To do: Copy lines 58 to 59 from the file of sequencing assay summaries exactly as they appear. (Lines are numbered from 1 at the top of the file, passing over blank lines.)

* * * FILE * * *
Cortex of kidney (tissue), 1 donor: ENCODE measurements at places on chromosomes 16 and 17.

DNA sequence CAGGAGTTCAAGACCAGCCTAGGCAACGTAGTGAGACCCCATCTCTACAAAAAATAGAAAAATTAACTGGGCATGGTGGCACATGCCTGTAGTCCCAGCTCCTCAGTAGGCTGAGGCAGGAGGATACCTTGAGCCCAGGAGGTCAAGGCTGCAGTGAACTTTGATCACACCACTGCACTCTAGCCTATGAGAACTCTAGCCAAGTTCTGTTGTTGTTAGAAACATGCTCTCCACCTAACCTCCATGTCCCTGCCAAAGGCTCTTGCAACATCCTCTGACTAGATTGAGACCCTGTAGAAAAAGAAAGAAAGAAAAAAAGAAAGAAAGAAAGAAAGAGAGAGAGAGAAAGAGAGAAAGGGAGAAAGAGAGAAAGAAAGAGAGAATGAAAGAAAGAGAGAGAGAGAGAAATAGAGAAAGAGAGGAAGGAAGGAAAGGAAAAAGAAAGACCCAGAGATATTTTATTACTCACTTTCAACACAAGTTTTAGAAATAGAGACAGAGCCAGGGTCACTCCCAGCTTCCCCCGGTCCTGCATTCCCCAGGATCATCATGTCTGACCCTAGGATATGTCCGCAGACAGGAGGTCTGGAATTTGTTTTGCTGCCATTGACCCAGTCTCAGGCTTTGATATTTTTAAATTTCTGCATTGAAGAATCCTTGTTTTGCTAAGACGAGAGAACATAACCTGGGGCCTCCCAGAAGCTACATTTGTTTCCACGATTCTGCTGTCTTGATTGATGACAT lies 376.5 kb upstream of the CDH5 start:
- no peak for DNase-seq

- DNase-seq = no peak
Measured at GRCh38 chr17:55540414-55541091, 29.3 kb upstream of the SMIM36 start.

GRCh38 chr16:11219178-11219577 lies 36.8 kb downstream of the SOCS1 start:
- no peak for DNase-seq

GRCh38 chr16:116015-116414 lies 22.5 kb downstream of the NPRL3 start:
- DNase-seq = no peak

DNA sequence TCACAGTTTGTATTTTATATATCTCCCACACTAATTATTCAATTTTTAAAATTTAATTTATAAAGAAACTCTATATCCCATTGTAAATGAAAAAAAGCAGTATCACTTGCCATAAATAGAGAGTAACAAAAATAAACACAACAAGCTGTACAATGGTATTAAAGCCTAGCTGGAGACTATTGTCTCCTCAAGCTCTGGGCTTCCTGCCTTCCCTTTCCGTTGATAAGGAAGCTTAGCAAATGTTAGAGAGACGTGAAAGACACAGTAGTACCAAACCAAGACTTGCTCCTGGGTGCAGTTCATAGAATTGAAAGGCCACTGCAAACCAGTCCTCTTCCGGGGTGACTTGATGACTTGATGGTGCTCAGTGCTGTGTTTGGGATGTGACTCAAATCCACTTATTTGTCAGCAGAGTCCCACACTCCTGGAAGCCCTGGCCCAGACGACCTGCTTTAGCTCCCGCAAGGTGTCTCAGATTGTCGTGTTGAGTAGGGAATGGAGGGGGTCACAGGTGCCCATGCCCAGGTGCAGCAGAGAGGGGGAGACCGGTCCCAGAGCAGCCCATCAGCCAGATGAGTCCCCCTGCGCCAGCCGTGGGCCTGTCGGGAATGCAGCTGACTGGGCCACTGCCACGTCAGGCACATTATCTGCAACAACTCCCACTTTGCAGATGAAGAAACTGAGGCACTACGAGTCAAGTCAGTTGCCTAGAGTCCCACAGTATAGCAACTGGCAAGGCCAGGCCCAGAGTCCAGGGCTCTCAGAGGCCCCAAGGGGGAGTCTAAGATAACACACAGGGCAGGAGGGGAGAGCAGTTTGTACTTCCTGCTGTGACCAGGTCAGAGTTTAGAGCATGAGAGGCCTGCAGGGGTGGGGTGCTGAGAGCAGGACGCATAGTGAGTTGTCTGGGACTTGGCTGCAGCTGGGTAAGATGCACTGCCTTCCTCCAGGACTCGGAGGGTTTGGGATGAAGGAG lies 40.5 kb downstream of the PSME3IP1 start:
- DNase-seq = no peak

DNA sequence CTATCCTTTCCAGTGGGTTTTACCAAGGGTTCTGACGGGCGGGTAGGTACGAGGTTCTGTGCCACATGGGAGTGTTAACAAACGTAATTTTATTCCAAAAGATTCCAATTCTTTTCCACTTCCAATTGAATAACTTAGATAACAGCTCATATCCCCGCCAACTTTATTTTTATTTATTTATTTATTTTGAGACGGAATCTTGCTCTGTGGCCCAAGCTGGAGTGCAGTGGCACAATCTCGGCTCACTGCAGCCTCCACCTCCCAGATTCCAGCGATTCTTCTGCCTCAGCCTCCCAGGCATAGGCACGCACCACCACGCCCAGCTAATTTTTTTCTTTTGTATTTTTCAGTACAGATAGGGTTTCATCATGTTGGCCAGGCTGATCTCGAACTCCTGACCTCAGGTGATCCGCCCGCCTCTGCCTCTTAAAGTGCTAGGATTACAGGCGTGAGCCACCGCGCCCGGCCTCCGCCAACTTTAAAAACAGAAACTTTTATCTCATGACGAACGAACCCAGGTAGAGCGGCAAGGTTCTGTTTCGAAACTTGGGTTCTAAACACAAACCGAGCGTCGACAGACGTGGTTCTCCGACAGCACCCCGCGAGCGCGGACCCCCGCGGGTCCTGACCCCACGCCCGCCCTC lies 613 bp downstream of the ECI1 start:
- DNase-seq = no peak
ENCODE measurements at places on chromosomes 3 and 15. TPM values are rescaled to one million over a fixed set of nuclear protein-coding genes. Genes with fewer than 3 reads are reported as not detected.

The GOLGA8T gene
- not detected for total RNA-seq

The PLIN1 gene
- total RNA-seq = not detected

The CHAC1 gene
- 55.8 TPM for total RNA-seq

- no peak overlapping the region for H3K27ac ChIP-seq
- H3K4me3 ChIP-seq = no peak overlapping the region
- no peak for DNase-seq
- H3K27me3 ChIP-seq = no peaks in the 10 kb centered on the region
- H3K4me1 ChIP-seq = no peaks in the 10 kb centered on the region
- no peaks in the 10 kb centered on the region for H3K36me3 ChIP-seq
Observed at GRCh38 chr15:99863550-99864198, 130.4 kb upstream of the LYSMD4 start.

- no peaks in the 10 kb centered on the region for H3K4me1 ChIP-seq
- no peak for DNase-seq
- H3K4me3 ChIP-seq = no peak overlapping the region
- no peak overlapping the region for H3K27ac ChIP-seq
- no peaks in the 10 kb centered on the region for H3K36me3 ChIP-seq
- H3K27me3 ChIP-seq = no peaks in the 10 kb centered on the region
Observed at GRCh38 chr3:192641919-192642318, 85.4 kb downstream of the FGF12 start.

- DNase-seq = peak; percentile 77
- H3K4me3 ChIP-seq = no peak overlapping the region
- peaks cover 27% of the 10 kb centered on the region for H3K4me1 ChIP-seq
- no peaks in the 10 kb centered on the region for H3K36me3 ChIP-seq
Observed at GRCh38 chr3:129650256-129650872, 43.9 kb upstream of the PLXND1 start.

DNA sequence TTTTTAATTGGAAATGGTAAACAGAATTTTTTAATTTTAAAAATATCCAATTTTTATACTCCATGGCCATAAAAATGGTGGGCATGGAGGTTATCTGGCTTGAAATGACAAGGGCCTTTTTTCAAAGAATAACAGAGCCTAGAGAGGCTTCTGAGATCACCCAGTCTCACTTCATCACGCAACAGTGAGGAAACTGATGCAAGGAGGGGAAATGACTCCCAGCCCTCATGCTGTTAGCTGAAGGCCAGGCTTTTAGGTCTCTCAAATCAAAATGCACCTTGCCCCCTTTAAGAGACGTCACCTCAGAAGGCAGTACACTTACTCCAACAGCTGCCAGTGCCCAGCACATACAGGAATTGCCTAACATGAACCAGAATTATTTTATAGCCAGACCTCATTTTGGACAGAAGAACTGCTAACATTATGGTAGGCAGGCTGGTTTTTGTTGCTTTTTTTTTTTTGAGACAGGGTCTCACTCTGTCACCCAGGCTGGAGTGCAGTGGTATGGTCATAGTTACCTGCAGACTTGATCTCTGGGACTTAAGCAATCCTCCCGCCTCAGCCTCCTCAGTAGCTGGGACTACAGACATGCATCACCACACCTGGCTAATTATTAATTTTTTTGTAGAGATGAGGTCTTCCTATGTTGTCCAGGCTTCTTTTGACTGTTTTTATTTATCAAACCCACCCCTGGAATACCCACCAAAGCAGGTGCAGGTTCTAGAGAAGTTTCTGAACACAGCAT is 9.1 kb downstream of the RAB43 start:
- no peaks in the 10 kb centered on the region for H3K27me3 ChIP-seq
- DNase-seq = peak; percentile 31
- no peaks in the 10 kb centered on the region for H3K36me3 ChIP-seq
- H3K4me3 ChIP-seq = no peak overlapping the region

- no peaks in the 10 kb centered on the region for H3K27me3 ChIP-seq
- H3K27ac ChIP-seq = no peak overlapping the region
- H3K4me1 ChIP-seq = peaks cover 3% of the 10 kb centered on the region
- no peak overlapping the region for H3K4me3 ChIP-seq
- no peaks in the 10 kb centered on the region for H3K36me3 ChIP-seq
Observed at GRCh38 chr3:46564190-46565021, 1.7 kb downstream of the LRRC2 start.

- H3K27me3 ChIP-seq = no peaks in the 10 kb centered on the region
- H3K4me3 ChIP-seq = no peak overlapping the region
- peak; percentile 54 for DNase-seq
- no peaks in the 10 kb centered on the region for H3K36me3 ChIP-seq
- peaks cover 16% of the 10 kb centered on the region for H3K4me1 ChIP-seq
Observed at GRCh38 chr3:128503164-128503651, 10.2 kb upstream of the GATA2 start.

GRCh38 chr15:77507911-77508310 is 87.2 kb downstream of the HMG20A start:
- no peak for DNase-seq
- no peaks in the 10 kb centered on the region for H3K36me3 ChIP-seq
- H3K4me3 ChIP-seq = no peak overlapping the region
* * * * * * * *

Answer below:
- no peak for DNase-seq
- no peaks in the 10 kb centered on the region for H3K36me3 ChIP-seq